5. Wow, my comment got flamed, twice!, and it was done in a rather personal way by people purporting to be in public service, but even though neither comment appears responsive to the arguments in my original comment, the personal recriminations made would appear to cry out for a response on my part. Sometimes I enjoy a good flame war. I don’t mind getting into an internet flame war over stuff I don’t really care that much about sometimes. It can be fun, and sometimes everybody learns a lot, and it’s a good way to practice freeform rhetorical writing, and you can sometimes use language, similies, humorously mixed metaphors and misplaced allusions to entertaining and sometimes comic effect. I don’t think that is what these guys are into. I think they just want to squelch the communication of any views that run counter to what they perceive to be the interests of EMS.

    Among other odd things, I have a background in public relations. Oddly, every few days, or even sometimes two or three times a day, I get to witness somebody, or some company, or sometimes and entire industry make collossal public relations mistakes that are easily recognizable, easily avoided, easily correctable, easy to recover from. Sometimes I am mildly amused, sometimes entertained, and yet sometimes I am dismayed.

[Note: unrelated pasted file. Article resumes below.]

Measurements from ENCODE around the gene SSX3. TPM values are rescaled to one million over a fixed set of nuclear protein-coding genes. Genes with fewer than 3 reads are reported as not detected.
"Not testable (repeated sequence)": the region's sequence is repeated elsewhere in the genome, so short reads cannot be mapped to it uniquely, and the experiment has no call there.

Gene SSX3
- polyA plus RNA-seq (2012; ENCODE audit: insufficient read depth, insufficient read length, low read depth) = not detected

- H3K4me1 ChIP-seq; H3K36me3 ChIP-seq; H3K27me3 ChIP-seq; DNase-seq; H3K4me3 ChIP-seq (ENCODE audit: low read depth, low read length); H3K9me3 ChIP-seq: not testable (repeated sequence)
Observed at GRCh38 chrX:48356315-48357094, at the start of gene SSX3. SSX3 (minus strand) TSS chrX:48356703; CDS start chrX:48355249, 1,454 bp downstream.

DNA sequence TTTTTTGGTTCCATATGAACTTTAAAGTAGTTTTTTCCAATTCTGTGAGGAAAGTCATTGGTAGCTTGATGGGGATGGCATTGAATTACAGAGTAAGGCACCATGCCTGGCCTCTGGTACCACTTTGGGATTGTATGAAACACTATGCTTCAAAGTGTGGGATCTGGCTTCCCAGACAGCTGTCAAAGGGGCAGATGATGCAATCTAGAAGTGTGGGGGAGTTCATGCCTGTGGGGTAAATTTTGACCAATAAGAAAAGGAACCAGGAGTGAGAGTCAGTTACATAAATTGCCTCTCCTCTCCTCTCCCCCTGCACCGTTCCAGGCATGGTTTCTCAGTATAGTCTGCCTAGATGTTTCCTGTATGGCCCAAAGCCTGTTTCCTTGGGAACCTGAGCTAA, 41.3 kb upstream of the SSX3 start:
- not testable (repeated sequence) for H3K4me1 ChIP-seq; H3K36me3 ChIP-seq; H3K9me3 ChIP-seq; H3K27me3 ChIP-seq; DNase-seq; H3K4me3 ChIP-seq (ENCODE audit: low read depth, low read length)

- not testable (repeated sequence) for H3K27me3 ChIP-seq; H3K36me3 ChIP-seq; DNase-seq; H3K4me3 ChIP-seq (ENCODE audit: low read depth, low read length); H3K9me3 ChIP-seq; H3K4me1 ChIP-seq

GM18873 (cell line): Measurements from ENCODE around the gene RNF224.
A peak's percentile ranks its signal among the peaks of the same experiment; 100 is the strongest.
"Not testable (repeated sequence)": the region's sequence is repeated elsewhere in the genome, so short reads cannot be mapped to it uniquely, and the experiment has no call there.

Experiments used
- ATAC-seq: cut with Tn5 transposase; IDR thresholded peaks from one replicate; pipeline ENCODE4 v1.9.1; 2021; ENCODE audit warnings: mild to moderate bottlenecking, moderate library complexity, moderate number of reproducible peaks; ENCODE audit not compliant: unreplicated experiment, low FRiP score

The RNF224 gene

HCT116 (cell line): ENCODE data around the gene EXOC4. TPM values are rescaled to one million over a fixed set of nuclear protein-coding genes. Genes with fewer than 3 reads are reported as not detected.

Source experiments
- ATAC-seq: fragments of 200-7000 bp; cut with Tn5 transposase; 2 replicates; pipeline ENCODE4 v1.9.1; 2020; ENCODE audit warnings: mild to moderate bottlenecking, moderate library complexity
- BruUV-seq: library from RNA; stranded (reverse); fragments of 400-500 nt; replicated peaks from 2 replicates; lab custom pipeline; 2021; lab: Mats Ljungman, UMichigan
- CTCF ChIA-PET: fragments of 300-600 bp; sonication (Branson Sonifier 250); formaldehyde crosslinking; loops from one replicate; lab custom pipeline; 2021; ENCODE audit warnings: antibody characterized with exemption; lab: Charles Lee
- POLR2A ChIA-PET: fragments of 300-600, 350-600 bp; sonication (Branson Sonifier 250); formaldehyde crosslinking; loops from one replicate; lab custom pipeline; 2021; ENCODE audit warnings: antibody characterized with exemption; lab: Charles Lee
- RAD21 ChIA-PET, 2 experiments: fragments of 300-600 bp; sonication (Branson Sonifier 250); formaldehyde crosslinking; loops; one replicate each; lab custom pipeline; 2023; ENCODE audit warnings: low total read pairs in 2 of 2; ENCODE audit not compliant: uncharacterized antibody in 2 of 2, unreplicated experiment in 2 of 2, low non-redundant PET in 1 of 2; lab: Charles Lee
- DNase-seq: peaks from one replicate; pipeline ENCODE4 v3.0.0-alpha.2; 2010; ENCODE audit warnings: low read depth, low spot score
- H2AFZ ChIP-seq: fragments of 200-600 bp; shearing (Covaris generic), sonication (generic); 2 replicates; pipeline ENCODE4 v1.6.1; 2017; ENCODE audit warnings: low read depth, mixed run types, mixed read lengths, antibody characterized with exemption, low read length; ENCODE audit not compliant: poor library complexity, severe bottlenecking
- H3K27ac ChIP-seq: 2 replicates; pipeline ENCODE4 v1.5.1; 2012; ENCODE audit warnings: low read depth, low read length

Such is the case here. I know how reluctant public officials can be to ask for tax increses, and I am aware that money hemmorages out of the department in every direction, and pressures are constant for expansion, equipment replacments, personnnel, facilities, etc, etc, and I’m sure every little fire district scattered through the hinterland is just thrilled to be able to bill people for services. But I think this is a bad law.

    While you may be thrilled for the new revenue source for your department, I see several problems. So allow me to rephrase my concerns . . . .